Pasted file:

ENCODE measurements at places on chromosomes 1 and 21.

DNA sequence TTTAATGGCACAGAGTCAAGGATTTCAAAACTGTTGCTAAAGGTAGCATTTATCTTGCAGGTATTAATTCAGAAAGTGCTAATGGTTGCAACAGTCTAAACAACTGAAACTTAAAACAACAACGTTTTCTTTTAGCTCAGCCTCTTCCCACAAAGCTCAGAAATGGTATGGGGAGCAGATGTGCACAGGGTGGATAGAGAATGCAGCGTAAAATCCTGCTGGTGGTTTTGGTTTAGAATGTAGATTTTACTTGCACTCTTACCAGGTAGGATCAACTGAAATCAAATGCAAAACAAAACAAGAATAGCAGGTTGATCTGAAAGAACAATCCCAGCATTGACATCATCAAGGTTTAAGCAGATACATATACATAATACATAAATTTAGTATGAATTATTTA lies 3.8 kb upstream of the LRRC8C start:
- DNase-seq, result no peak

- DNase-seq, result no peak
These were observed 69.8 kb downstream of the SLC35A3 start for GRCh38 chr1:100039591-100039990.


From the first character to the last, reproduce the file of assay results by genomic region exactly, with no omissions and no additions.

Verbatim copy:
ENCODE measurements at places on chromosomes 1 and 21.

DNA sequence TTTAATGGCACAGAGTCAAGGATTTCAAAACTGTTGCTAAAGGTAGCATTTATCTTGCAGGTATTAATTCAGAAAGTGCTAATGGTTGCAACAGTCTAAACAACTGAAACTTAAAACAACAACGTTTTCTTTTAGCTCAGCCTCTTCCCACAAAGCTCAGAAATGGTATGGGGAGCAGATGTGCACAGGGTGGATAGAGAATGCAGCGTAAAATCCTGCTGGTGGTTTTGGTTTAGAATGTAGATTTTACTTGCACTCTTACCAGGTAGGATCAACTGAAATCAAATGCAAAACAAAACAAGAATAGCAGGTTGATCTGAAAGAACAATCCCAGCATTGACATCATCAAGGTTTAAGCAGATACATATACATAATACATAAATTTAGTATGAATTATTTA lies 3.8 kb upstream of the LRRC8C start:
- DNase-seq, result no peak

- DNase-seq, result no peak
These were observed 69.8 kb downstream of the SLC35A3 start for GRCh38 chr1:100039591-100039990.